Numerous factors have brought China's economic performance down from 7.8 percent in 2012 to 7.7 percent in 2013 – the lowest level in 14 years. The nation's economy, particularly the industrial sector, has been hurt by sluggishness in the global economy recovery; meanwhile, massive reforms being instituted there may cause industrial manufacturing performance and some local government investments to ebb. Despite that, their 2013 growth rate still surpassed what the Chinese government had hoped for at 7.5 percent.
During 2013, the federal government has tried to instill a notion that the country must reform economically. They have adopted sweeping new initiatives to control industries and local government investments as well as undertaking monetary reforms. With these steps in mind, it is expected that Chinese economy will grow at a slower pace amid hopes for long-term economic stability. China's new monetary and fiscal policies seek to prop up the economy and see growth progress uninterrupted; KResearch projects that China's GDP will expand perhaps 7.2 percent YoY in 2014, or within a range of 7.0-7.5 percent.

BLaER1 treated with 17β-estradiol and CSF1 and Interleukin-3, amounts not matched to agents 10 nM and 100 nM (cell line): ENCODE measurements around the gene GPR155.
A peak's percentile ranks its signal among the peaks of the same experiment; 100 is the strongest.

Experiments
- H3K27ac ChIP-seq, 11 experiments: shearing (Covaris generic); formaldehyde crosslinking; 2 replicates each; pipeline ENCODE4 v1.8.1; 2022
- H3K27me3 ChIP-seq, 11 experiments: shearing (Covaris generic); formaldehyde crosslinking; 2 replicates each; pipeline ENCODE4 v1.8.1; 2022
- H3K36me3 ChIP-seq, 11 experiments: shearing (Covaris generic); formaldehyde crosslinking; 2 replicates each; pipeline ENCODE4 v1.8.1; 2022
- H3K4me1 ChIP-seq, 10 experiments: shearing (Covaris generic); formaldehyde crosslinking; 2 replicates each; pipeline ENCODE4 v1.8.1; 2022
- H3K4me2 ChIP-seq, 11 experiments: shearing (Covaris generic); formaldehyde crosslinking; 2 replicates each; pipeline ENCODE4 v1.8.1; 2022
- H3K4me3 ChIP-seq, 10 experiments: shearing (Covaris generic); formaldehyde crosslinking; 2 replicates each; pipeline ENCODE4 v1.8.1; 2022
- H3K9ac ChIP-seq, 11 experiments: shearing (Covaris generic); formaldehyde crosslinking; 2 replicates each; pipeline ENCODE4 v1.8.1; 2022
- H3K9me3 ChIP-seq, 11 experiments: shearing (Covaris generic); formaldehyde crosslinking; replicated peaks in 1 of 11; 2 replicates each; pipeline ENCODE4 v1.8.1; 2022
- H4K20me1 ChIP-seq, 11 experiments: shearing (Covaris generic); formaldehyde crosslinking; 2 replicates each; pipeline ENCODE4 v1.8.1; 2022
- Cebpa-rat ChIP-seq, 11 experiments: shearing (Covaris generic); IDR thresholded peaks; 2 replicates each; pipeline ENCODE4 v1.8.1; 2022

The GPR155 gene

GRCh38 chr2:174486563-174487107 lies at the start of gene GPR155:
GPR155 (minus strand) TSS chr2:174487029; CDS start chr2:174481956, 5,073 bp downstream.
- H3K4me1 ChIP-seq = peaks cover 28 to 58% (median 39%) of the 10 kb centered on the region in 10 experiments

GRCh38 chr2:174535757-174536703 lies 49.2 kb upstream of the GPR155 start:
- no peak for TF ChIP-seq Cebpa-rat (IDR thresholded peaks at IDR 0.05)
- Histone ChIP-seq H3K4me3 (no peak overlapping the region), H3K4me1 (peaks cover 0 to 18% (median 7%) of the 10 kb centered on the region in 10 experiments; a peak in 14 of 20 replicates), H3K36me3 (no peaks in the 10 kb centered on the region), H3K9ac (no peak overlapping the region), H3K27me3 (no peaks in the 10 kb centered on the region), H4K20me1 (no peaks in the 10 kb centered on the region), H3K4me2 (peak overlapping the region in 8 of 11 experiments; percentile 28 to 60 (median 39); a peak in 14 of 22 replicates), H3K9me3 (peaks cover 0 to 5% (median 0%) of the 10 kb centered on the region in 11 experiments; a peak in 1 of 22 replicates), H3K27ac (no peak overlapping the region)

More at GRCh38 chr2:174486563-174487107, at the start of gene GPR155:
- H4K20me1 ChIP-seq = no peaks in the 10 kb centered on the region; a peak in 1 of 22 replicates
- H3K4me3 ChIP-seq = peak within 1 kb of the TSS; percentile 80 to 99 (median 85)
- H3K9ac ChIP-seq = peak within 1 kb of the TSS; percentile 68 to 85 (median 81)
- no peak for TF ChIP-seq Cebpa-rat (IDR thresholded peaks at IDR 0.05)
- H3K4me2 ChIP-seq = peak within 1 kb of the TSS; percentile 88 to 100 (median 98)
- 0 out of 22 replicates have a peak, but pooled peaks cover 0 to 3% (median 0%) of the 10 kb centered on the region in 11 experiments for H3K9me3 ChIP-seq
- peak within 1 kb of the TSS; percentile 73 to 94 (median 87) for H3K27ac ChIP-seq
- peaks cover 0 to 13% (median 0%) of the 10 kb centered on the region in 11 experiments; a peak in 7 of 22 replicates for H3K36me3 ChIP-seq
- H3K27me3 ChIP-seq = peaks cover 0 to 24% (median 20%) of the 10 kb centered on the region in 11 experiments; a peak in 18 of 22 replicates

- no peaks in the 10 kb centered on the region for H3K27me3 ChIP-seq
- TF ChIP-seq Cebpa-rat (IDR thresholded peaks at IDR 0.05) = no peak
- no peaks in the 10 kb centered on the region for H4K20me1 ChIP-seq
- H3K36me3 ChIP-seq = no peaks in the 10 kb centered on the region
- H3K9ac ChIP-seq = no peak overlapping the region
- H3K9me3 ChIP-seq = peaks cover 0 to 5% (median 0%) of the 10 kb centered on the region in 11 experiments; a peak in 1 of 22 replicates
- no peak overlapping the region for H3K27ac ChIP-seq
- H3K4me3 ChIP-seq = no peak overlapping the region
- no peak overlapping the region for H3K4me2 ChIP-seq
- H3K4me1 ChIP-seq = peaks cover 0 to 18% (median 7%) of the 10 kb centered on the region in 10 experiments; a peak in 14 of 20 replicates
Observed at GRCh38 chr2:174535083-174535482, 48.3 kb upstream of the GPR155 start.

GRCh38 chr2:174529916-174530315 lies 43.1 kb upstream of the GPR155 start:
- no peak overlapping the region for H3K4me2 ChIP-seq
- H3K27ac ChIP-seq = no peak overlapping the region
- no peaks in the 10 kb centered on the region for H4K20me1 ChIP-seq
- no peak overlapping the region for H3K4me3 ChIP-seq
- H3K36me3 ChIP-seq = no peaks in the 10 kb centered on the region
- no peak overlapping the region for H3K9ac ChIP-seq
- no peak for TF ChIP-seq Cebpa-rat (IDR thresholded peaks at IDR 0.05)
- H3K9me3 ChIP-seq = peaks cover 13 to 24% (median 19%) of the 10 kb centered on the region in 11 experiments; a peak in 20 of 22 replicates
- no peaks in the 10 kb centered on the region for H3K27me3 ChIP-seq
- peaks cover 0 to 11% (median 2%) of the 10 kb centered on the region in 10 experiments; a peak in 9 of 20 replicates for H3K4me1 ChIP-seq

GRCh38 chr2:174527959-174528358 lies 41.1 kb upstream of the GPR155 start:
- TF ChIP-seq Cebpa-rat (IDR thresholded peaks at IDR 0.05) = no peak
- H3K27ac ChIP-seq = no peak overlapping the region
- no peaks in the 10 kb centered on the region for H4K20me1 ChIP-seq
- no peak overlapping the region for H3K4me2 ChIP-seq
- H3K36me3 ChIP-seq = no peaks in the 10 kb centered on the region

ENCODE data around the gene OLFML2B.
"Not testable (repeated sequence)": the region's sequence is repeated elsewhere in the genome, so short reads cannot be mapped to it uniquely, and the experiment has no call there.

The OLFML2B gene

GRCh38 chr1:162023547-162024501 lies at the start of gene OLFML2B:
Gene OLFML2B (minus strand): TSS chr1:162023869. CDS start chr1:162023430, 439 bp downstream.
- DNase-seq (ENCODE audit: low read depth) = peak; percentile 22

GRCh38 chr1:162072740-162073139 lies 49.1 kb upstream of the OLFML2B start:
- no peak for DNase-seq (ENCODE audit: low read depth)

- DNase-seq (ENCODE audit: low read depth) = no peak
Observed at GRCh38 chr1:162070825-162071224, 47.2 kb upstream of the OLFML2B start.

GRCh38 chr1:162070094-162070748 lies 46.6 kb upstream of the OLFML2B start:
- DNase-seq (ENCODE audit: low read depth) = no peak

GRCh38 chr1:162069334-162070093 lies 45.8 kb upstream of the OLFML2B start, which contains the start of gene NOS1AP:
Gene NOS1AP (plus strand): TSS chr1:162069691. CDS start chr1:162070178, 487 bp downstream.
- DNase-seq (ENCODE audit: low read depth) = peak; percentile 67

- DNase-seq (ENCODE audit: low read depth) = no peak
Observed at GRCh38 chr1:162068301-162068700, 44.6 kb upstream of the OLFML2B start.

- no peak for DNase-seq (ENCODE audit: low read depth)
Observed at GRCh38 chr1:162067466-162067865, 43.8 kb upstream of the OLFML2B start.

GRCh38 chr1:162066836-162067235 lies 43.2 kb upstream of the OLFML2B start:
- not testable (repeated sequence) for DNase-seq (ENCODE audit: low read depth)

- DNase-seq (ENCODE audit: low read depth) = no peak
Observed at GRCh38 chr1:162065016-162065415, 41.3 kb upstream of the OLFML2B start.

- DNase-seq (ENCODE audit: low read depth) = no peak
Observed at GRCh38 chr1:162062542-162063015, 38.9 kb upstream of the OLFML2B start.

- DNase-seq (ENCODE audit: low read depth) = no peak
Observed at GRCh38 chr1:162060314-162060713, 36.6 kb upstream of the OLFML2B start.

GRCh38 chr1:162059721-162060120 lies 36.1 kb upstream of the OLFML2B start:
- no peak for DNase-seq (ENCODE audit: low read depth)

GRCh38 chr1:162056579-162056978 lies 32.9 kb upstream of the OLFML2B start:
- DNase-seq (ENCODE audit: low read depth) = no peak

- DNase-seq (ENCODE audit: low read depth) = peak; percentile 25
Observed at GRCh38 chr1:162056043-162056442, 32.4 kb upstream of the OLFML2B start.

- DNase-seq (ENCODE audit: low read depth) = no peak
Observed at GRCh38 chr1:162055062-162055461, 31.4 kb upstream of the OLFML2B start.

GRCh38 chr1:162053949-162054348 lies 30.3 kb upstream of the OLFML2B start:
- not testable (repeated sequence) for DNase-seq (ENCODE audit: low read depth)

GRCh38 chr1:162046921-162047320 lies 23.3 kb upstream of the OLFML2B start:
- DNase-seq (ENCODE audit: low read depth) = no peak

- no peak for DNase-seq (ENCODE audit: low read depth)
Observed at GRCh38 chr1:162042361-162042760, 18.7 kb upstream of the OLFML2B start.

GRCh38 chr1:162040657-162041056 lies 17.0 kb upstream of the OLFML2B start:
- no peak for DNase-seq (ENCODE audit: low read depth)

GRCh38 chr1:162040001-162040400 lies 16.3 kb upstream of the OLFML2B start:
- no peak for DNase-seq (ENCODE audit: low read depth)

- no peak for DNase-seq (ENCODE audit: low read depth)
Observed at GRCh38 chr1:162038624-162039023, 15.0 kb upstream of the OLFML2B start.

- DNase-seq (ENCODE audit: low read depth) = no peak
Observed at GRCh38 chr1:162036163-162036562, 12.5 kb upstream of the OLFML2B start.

A more stable and balanced economy such as China is attempting to achieve should make the nation increasingly dominant in the global market, which in turn would be conducive to Thai-Chinese trade. We forecast that Thai export shipments to China this year will expand around 3.3 percent YoY (or within 0.5-7.5 percent YoY), after seeing the fractional growth of 0.03 percent during 11M13.
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